As humans, we’re naturally quite skeptical and the ability to ignore flaws and things that are different is an acquired one rather than something that’s innate. It could be argued that it’s only social convention that stops us meeting somebody and saying: “you have a large spot on your nose”.
Talking to somebody who has a slightly strange accent means that although they’re perfectly linguistically understandable, we often won’t really concentrate on what they’re saying until we’ve pinpointed the accent. The idiom is often “the elephant in the room”.
The problem is often quite exacerbated when the flaw is part of something that’s otherwise rather beautiful and pleasant to look at. An Oriental rug will generally have symmetry and well-defined patterns which if damaged suddenly gain an undesirable focal point.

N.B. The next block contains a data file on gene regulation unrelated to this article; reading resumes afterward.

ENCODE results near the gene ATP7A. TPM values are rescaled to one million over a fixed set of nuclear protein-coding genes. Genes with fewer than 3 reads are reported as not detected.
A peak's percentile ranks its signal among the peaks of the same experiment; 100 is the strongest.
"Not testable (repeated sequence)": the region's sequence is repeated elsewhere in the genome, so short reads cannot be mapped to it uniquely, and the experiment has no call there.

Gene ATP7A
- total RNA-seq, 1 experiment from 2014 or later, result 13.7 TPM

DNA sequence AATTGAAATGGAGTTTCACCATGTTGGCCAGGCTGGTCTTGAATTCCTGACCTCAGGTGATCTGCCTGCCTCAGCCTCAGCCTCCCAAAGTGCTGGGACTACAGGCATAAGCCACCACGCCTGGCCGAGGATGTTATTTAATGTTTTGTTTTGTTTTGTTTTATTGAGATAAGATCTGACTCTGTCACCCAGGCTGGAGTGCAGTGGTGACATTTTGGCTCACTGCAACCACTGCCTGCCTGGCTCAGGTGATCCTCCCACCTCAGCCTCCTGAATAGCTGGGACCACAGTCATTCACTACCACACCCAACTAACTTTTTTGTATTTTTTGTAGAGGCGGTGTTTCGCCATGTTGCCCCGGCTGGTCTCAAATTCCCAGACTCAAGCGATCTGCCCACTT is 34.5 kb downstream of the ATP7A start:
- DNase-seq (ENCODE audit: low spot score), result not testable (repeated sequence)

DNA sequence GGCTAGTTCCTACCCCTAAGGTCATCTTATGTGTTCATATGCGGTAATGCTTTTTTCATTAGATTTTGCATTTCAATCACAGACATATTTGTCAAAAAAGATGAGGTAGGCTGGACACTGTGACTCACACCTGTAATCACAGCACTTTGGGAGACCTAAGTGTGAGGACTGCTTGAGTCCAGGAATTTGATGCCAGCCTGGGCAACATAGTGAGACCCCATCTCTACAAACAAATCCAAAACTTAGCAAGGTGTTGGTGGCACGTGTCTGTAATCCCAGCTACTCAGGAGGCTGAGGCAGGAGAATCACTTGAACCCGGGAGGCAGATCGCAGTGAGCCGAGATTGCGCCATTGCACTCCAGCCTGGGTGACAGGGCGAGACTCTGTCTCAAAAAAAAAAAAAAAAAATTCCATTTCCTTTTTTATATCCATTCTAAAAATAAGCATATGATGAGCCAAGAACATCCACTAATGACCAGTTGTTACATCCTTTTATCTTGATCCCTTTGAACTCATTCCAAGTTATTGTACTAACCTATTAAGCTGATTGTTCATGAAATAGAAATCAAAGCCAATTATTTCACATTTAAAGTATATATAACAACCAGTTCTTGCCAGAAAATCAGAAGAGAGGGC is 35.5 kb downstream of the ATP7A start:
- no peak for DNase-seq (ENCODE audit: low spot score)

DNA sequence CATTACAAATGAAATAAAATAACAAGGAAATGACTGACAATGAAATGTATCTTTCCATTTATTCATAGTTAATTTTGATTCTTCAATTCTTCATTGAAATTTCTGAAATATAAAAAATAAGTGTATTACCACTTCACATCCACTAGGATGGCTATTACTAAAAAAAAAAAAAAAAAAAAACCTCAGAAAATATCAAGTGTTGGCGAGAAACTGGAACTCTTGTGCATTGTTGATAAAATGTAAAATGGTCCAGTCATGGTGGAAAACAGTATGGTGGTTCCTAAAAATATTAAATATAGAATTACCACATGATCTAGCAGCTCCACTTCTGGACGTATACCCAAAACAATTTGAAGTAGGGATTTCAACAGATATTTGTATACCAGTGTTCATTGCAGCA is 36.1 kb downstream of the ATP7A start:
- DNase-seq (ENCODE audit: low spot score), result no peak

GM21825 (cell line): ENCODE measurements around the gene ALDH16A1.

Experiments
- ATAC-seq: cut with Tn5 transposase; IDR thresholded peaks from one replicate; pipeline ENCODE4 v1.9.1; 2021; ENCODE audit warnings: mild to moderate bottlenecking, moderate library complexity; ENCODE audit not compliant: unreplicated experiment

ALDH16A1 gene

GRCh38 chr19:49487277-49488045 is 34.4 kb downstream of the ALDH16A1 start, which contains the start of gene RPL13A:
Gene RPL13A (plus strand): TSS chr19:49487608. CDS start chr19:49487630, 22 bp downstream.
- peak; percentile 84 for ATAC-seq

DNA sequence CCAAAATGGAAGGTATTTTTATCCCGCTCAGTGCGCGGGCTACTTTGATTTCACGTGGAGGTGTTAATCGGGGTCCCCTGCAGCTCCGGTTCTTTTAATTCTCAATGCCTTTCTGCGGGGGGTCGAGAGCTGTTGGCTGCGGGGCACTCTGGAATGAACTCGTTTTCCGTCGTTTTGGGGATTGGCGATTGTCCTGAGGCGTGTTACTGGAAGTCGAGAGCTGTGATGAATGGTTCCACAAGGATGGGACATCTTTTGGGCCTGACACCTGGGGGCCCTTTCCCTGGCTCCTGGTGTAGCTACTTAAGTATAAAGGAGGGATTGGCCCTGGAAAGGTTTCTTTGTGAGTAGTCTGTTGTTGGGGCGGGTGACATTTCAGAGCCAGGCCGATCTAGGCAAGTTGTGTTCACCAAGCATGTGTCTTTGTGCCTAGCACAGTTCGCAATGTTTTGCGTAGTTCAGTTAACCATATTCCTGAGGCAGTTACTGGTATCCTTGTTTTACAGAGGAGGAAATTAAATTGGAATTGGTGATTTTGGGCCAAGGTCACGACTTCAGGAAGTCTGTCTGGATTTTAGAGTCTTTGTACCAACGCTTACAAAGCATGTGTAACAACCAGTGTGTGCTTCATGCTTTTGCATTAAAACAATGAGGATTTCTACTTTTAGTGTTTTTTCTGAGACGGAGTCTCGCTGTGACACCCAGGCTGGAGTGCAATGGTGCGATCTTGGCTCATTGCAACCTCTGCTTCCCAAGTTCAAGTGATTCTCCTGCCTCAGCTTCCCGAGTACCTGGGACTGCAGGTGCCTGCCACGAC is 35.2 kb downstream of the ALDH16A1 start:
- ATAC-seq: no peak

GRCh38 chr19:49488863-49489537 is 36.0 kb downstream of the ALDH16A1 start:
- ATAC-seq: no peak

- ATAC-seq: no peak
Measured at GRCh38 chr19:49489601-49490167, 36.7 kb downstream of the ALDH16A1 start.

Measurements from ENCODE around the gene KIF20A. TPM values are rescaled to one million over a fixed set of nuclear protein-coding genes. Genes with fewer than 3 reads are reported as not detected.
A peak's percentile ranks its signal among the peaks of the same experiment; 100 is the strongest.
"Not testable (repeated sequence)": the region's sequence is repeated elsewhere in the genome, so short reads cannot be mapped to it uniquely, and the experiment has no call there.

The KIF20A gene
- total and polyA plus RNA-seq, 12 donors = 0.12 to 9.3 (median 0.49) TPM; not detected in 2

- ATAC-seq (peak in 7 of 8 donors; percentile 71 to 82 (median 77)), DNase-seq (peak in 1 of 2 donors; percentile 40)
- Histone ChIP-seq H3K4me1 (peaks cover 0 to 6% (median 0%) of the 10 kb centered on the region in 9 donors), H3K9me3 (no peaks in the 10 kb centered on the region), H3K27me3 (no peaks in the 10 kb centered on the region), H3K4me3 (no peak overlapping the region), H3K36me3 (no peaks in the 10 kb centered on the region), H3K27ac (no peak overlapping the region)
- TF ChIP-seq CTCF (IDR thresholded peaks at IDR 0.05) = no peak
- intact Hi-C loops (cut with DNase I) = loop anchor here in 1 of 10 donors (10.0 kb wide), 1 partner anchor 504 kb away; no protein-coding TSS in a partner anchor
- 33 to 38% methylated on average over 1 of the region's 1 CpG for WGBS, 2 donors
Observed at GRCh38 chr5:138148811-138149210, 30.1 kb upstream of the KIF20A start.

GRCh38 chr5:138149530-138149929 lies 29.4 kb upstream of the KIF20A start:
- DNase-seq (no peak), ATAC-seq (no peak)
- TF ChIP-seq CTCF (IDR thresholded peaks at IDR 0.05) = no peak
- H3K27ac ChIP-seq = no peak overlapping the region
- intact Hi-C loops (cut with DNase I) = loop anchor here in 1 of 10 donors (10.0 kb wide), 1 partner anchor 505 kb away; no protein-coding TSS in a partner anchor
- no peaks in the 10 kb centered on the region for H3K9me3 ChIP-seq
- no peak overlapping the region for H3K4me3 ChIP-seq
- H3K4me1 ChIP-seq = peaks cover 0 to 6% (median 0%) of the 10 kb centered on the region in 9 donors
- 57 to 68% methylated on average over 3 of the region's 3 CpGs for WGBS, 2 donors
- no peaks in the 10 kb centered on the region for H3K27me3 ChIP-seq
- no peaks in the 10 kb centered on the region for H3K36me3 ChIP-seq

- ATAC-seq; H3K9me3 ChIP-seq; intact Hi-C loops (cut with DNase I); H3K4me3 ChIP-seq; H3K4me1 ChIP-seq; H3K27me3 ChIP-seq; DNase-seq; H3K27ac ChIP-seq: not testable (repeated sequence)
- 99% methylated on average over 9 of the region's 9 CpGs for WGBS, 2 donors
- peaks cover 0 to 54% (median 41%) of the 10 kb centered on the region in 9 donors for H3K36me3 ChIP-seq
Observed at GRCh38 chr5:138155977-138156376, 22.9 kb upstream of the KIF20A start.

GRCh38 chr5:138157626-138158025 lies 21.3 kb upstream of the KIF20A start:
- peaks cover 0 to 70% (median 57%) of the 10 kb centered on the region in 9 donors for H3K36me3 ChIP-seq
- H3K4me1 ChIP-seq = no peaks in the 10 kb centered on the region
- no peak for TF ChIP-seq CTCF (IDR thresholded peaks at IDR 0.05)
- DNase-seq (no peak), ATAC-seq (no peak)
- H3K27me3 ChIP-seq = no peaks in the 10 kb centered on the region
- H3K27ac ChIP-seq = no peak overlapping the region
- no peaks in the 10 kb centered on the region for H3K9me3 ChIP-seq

Any kind of damage to the material of an Oriental rug requires immediate attention to prevent it becoming worse. The structural integrity of a rug depends on the materials become sound, much like a window. You can’t break part of a pane of glass, the pane is either broken or intact.
Another issue that may be less noticeable is discolouration or colours running which if caught early enough can be restored.
A regular look at your rug is most certainly worth doing to prevent every houseguest remembering the worn section of your rug rather than the rest of the rug which remained rather amazing. They’re only human.